The big opportunity for Small Business Saturday

For one-third of small businesses, the event is their biggest sales day of the year.
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Francis Scialabba

· 4 min read

Black Friday has become the kick-off event for the Cyber 5 pre-holiday sales stretch.

While the discount day’s name dates back to the 60s, Cyber Monday didn’t pop up until around 2005 with the emergence of e-comm. It wouldn’t be until five years later that the sales period expanded to include Small Business Saturday.

Now, 44% of small and medium businesses say they generate over a fifth of total annual sales from this holiday promo period, per research done by UPS Capital. Meanwhile, 65% of consumers spend $100 or more with SMBs during the festive season.

History lesson: Small Business Saturday was first widely celebrated in 2010 as a way to encourage consumers to include local brick-and-mortar stores in their holiday shopping. American Express introduced the “official” event and now owns it as a registered trademark.

  • That inaugural year, Amex offered ad space on Facebook to as many as 10,000 small businesses, NY1 reported.
  • Local politicians and small business groups supported the campaign online, turning it into a social media–driven sensation.

For one-third of small businesses, Small Business Saturday has since become their biggest sales day of the year, per Amex’s Shop Small Impact Survey.

  • American consumers spent an estimated $19.8 billion at independent retailers and restaurants on Small Biz Sat in 2020, up from $19.6 billion in 2019.

“Online having a larger incremental share of the total retail pie has been lifting up spend for these particular days. That, and the nature of discounts spreading across the Cyber 5, has been helping Small Business Saturday see good growth momentum,” Adobe’s senior digital insights manager, Vivek Pandya, told Retail Brew.

Small biz, big opportunities: The rise of e-comm over the years has also made the retail landscape more competitive. But people, particularly during the pandemic, have become more cognizant of shopping small.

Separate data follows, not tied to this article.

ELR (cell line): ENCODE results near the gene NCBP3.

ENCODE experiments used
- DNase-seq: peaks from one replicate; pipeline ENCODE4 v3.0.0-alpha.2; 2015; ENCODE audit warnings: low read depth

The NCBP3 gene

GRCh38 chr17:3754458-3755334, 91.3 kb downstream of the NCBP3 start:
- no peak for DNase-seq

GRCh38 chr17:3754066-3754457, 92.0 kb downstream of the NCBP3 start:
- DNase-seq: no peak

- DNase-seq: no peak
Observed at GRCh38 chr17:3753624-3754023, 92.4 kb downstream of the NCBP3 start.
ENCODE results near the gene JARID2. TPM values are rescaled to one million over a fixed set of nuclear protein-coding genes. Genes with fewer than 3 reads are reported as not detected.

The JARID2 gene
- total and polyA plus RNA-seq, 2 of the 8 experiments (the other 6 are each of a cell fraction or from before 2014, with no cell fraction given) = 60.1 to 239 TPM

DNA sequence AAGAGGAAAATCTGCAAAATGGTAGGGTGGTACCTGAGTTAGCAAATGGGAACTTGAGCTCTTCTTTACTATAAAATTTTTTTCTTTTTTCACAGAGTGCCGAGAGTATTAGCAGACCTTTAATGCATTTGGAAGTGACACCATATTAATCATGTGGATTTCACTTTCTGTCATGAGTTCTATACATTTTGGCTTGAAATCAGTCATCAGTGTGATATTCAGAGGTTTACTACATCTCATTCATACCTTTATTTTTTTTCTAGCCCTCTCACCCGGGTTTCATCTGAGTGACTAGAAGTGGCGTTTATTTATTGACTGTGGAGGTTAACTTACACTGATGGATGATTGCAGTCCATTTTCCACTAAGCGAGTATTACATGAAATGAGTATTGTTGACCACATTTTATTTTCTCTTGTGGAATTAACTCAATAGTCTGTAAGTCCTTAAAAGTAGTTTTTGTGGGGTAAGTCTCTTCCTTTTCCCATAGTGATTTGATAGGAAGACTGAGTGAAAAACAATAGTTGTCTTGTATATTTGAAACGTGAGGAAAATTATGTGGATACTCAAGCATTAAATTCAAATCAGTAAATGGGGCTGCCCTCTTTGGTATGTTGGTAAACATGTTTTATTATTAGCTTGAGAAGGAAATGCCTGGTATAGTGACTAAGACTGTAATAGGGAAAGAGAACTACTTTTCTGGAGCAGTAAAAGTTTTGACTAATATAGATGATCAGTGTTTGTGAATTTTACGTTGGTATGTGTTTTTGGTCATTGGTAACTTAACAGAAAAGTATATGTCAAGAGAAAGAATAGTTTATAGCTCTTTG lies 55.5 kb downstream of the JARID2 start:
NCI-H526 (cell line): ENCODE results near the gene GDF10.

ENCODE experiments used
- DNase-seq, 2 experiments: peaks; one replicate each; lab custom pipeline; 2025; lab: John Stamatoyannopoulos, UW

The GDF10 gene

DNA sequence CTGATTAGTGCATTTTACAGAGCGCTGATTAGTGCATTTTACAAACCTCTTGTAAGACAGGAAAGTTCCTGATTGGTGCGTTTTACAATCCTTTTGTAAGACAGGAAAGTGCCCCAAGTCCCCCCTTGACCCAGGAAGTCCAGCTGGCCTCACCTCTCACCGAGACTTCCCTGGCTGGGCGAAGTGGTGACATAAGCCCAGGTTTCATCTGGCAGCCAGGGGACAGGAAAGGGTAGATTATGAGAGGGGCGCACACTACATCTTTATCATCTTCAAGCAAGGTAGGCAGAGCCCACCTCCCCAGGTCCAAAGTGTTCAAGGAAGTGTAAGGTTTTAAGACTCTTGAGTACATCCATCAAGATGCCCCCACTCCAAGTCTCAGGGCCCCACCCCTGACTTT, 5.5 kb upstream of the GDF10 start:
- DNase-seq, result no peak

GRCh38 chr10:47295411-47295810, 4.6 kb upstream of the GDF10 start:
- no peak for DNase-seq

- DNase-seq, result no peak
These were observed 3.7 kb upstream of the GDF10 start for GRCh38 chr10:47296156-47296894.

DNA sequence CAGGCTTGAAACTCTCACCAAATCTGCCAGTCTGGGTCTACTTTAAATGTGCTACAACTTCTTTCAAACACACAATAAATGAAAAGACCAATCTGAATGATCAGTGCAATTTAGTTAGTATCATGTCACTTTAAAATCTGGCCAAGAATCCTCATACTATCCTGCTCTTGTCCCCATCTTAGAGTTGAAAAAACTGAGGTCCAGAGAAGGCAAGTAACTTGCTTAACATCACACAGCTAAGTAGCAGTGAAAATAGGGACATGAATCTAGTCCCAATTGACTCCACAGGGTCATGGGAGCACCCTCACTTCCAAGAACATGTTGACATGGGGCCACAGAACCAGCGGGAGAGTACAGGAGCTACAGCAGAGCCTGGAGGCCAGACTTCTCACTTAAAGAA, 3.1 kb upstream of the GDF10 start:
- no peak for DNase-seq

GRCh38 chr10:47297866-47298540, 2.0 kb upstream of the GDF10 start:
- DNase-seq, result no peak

• One in five consumers was focused on purchasing from small businesses last winter, according to a survey of 1,500 Americans.
  • 42% of shoppers plan to participate in Small Business Saturday this year, while 80% said they will likely buy from small businesses over the holidays, the Amex survey found.
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“Consumers definitely want to make an effort to support smaller retailers...and [SMBs] have become pretty direct, in terms of visibility to consumers,” Pandya said. “Small retailers leverage social media to speak directly to [shoppers]. A more personal element has been introduced to consumers who want to understand the retailers that they’re buying from.”

With this direct engagement comes more opportunities. Pandya mentioned even older marketing channels like email “continue to have a lot of impact and drive a lot of conversion on websites” for small businesses. “You’re able to really tap into your base and capitalize on that loyalty.”

Act now: To level up alongside larger retailers during the deal days and beyond, Kiel Harkness, head of global marketing and business intelligence at UPS Capital, believes customer service is key. “Post-purchase customer experience is super, super critical [to] compete better against big retail...We have a lot of businesses competing for the same-sized pie,” he told us.

“Every one of those customers that comes to [a SMB] during Small Business Saturday [has] got to be retained. [SMBs] have to get more from a customer-lifetime perspective.”

Some volatility is to be expected this holiday season, taking into account supply-chain issues, inflation, and other pandemic-era concerns. With that in mind, SMBs can implement customer conveniences like curbside pickup and buy now, pay later to drive higher conversion and satisfaction, Pandya suggested.

  • According to a Salesforce survey in September, 75% of 2,500+ SMBs polled said their customers now expect convenient e-comm options.

In fact, SMBs can use larger retailers’ potential supply issues to their advantage this holiday season. “That’s a real opportunity for smaller retailers, if they have [products] in their inventory and some other larger outlets don’t,” he added. “The consumer is in a position where they have to research and maybe buy from somewhere they haven’t shopped before.”—JG

Retail news that keeps industry pros in the know

Retail Brew delivers the latest retail industry news and insights surrounding marketing, DTC, and e-commerce to keep leaders and decision-makers up to date.